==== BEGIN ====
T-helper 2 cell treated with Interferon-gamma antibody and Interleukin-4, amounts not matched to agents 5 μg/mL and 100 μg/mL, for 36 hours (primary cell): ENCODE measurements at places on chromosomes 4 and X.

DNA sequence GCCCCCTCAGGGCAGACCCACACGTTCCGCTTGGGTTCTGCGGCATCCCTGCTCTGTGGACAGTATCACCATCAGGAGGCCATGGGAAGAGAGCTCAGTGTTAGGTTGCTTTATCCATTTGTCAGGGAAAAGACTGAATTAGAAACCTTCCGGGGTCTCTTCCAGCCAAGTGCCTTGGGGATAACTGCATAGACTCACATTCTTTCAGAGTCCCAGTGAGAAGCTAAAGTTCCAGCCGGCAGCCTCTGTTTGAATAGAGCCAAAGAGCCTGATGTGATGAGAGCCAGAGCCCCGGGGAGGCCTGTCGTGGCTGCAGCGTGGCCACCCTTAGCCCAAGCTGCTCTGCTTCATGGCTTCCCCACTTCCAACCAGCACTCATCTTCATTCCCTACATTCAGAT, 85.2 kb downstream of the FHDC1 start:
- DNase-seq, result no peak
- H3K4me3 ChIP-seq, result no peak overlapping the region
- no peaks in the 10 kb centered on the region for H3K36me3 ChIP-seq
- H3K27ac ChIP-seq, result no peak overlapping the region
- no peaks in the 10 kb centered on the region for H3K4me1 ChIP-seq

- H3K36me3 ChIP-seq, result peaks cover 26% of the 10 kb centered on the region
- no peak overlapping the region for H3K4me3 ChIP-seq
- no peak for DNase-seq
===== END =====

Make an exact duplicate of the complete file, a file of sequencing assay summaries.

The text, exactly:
T-helper 2 cell treated with Interferon-gamma antibody and Interleukin-4, amounts not matched to agents 5 μg/mL and 100 μg/mL, for 36 hours (primary cell): ENCODE measurements at places on chromosomes 4 and X.

DNA sequence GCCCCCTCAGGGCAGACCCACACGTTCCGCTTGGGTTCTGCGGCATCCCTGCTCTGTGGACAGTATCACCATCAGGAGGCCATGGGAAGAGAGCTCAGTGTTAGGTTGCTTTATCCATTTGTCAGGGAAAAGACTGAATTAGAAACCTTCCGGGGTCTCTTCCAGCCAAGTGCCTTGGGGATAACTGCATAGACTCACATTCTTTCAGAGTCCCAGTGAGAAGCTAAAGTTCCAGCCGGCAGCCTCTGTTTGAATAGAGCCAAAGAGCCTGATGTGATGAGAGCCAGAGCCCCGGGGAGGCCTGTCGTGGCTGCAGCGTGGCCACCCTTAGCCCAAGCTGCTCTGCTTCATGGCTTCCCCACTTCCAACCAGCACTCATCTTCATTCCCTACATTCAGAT, 85.2 kb downstream of the FHDC1 start:
- DNase-seq, result no peak
- H3K4me3 ChIP-seq, result no peak overlapping the region
- no peaks in the 10 kb centered on the region for H3K36me3 ChIP-seq
- H3K27ac ChIP-seq, result no peak overlapping the region
- no peaks in the 10 kb centered on the region for H3K4me1 ChIP-seq

- H3K36me3 ChIP-seq, result peaks cover 26% of the 10 kb centered on the region
- no peak overlapping the region for H3K4me3 ChIP-seq
- no peak for DNase-seq